How Great Leaders Express Anger

Great-Leaders-Express-Anger-EffectivelyHow do the best leaders manage anger? Maybe a better question is, how do great leaders express anger in an effective way?

I’ve been writing about this in recent posts. Leaders who are prone to anger can be the most destructive: each year, millions of employees unable to endure their leader’s anger either disengage from their jobs or leave entirely.

The most powerful step in managing anger is admitting that there is a problem. Only an acknowledgement of the issue’s seriousness and its detrimental effects will give you the motivation and determination to work through it. Part of the self-honesty is to avoid blaming others. No one has the power to make you angry. It’s a choice you make. No other people, objects or circumstances are responsible.

When I discuss this with my coaching clients, I suggest they explore what happened/happens when they become angry (sequence), and to honestly ask themselves what role they had in the situation. For example, did the incident originate with your behavior or words? The trigger for your anger may originate with your actions, but all you can see is the actions of others.

Looking at the threats themselves can provide insight. Evaluate why you feel threatened enough to express anger. Think through the circumstances and apply reasoning. You will likely conclude that the threats aren’t severe enough to warrant an angry response. In the grand scheme of things, what upsets you is probably relatively minor in nature. Looking through this relative lens may offer a more stable perspective. What could be the worst outcome? Mentally preparing for it takes the edge off when difficulty strikes. These steps help you shake off more issues and recover on a higher road.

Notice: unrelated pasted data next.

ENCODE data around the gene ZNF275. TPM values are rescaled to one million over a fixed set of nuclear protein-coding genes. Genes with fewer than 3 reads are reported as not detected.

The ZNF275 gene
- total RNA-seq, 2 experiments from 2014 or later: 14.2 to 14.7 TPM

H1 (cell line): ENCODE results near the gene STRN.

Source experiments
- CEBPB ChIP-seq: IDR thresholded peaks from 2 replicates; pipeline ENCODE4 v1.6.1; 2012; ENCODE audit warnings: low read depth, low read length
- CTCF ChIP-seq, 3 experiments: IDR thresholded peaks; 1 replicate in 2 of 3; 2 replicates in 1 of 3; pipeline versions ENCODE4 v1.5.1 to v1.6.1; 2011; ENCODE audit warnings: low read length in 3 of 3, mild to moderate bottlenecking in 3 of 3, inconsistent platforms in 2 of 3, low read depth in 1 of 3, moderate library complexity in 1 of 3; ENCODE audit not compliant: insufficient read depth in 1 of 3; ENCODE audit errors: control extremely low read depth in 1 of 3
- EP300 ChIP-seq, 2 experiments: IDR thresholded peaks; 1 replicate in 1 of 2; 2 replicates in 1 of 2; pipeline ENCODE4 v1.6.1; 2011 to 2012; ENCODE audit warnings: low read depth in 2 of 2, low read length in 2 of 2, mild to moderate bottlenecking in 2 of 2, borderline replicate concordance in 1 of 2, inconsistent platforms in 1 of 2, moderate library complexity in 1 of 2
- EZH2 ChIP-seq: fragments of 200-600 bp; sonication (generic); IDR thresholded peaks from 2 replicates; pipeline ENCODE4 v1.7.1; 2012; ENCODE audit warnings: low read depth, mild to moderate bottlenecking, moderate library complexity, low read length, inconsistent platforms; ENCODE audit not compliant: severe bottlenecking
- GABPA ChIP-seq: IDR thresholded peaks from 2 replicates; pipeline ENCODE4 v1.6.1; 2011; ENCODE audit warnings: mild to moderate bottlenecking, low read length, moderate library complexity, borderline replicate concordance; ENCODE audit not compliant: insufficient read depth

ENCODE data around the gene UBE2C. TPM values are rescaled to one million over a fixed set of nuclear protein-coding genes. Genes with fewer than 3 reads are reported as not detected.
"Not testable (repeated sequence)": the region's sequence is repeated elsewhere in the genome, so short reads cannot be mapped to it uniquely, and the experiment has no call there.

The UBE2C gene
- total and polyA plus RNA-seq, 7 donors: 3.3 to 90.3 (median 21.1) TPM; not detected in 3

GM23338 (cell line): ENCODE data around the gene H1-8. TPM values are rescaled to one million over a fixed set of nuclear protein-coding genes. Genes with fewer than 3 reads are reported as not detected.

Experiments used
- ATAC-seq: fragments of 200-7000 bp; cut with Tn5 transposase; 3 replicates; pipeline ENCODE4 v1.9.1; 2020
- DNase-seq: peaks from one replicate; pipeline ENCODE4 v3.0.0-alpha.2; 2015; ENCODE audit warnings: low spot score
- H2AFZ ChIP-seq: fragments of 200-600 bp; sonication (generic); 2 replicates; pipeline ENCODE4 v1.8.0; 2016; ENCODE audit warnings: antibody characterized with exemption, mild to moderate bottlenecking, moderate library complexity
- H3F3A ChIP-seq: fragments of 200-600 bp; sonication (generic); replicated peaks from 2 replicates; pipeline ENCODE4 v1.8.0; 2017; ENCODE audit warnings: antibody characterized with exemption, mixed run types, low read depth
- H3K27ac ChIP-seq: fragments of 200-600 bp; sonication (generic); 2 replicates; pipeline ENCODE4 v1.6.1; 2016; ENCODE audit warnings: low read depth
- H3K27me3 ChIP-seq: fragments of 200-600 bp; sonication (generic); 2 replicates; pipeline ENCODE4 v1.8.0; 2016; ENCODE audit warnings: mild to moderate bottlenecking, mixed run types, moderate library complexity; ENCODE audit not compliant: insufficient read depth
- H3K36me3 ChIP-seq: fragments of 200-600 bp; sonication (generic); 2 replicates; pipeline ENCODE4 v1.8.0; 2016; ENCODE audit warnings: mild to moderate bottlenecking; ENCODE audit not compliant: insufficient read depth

When you consider the things you find annoying and anger-inducing, are they that unusual or are they fairly typical occurrences? Lines at checkouts grow all the time. Traffic jams are a part of life. Expect them and don’t let them get to you. The world is full of difficulties. Lowering your expectations of a hassle-free life will allow you to handle the frustrations and disappointments with less tension. A greater sense of peace diminishes the tendency for anger.

If the threats warrant action, practice expressing your feelings in a way others find acceptable. A trusted colleague, mentor or coach can help. An effective discussion will help resolve concerns for all parties.

These are the steps you can take to adjust to setbacks, measure your responses, consider others and express your anger. As a leader, you owe your people the best work environment possible.

What do you think? How do you express anger? You can call me at 704-827-4474; let’s talk. And as always, I can be reached here or on LinkedIn.

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